Do parades and other big events interrupt your work?

March 17, 2011
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Reporter Rebecca Berfanger contributed this blog.

In 2006, when I was working for another publication in downtown Indianapolis, I remember hearing a number of parades go by the offices on weekdays.

While that might sound like fun, usually it served as a cruel reminder that while I was busy working, thousands of other people were reveling just outside. This was particularly true on St. Patrick’s Day.

While our staff could, on our somewhat extended lunch break, catch some of the parade while eating corned beef sandwiches, we weren’t exactly allowed to join the festivities of others who were standing outside one of the many pubs along the parade route.

And while it was fun while it lasted, we eventually had to go back to the office for the rest of the afternoon.

I recall another St. Patrick’s Day since I began working at IL. I hadn’t thought much of the parade that day, but on my way back to the office from a meeting a few miles north of downtown, I remember that the closer to the parade route I got, I noticed more adults and children who had even their pets and strollers decked out in green.

I tried not to stress out while I waited much, much longer than usual in traffic, even though I was traveling on my super secret side streets that I take as a shortcut to avoid traffic.

So with today being St. Patrick’s Day, and the parade just wrapping up as I write this, it made me wonder if this parade or any others that take place during a weekday – Veterans’ Day also comes to mind – have any effect on business, particularly law firms, that are on or near a parade route.

Is it as simple as telling clients to be aware of detours caused by the parade route and where to find parking? If your firm is on or near a parade route, do you plan meetings around it? If you have a meeting with an attorney near a parade route, do you try to schedule accordingly? Has a parade ever caused you to be late? Do you or your firm have similar issues regarding parking and logistics when there are other big events downtown, such as the recent Big Ten tournament or one of many conferences? Are you concerned at all about next year’s Super Bowl festivities?

Or did your office more or less give in to the celebratory spirit of the day and shut down for employees to see the St. Patrick’s Day parade and maybe enjoy a few green drinks or a Guinness chocolate cupcake?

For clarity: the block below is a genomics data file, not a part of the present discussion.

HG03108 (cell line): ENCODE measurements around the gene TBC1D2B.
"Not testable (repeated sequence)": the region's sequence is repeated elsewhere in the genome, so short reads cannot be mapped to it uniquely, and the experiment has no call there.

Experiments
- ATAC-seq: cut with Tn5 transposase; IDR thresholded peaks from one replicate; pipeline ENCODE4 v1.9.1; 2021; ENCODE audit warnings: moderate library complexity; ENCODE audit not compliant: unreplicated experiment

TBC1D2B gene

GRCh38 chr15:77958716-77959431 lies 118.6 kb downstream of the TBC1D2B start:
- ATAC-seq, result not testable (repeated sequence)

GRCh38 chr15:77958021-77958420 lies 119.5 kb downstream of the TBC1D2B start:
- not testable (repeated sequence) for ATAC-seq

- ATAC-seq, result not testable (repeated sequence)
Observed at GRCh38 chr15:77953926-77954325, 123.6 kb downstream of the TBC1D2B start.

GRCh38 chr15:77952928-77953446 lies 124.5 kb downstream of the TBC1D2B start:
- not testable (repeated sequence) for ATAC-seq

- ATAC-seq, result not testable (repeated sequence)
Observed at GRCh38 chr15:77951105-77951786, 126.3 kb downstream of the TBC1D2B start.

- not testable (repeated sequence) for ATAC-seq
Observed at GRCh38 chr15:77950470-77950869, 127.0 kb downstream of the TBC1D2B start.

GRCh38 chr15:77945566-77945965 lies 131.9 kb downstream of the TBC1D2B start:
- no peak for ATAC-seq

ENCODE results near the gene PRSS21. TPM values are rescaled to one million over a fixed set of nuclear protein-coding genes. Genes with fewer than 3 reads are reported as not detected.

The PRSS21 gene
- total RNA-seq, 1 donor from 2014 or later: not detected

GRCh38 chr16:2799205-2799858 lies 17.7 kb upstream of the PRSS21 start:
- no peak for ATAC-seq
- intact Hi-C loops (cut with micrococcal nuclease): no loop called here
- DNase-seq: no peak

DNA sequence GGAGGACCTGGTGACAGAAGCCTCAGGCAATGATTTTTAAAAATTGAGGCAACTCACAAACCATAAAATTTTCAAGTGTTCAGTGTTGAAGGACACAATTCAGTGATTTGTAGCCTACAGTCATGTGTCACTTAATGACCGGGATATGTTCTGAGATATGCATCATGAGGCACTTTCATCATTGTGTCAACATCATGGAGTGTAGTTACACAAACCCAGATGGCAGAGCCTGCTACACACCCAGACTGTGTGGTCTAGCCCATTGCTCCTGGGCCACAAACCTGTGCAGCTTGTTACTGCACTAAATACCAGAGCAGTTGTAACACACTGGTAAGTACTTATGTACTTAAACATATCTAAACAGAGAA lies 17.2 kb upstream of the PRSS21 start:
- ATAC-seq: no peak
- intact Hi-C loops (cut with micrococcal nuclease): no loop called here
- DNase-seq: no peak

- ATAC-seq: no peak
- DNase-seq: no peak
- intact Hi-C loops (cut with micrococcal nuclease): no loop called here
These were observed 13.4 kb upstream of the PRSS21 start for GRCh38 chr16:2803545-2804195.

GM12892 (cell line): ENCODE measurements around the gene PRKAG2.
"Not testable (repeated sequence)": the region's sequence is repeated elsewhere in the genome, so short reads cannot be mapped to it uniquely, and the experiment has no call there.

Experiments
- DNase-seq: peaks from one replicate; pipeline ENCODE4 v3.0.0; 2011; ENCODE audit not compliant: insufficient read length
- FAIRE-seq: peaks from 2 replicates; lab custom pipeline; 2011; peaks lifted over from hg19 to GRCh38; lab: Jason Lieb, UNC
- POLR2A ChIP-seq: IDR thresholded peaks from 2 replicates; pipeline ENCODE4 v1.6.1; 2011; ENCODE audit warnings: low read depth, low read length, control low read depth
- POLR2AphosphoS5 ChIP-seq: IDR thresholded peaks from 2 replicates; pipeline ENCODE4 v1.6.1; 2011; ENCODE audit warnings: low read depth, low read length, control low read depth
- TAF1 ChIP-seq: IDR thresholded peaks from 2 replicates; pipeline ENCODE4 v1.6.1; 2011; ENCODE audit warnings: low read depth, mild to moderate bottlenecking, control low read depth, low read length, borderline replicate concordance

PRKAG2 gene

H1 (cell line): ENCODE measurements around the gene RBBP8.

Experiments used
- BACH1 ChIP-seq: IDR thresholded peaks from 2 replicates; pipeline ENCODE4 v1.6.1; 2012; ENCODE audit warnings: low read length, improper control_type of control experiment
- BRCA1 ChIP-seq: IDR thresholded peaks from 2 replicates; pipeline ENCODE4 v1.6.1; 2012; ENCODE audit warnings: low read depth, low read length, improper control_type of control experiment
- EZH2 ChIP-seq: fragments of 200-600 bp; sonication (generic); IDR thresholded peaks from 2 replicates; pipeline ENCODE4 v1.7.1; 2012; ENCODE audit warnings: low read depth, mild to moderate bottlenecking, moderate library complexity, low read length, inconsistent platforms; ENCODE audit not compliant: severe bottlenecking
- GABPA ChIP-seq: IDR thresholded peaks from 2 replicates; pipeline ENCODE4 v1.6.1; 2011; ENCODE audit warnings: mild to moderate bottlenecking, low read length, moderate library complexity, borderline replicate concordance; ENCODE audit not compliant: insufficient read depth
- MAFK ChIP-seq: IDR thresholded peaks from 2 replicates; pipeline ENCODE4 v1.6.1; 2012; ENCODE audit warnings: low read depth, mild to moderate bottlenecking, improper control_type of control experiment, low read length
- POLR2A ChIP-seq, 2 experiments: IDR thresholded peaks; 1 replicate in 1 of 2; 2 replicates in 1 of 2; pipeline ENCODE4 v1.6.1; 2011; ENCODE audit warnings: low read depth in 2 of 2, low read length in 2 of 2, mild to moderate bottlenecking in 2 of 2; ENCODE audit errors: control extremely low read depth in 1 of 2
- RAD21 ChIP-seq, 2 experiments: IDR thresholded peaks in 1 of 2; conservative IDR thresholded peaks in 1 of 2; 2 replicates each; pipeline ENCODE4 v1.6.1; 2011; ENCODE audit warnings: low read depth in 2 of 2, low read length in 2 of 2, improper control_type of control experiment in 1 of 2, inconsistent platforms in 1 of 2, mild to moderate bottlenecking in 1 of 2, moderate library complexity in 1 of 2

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  • Parades help keep us grounded
    I think parades help us to stay grounded and remember that life is just a "game." You're here for a very short while (comparatively speaking). Go enjoy yourself once in a while, and remember to have a good time. Go Irish!
  • News Headlines
    Good article.

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  1. Frankly, it is tragic that you are even considering going to an expensive, unaccredited "law school." It is extremely difficult to get a job with a degree from a real school. If you are going to make the investment of time, money, and tears into law school, it should not be to a place that won't actually enable you to practice law when you graduate.

  2. As a lawyer who grew up in Fort Wayne (but went to a real law school), it is not that hard to find a mentor in the legal community without your school's assistance. One does not need to pay tens of thousands of dollars to go to an unaccredited legal diploma mill to get a mentor. Having a mentor means precisely nothing if you cannot get a job upon graduation, and considering that the legal job market is utterly terrible, these students from Indiana Tech are going to be adrift after graduation.

  3. 700,000 to 800,000 Americans are arrested for marijuana possession each year in the US. Do we need a new justice center if we decriminalize marijuana by having the City Council enact a $100 fine for marijuana possession and have the money go towards road repair?

  4. I am sorry to hear this.

  5. I tried a case in Judge Barker's court many years ago and I recall it vividly as a highlight of my career. I don't get in federal court very often but found myself back there again last Summer. We had both aged a bit but I must say she was just as I had remembered her. Authoritative, organized and yes, human ...with a good sense of humor. I also appreciated that even though we were dealing with difficult criminal cases, she treated my clients with dignity and understanding. My clients certainly respected her. Thanks for this nice article. Congratulations to Judge Barker for reaching another milestone in a remarkable career.

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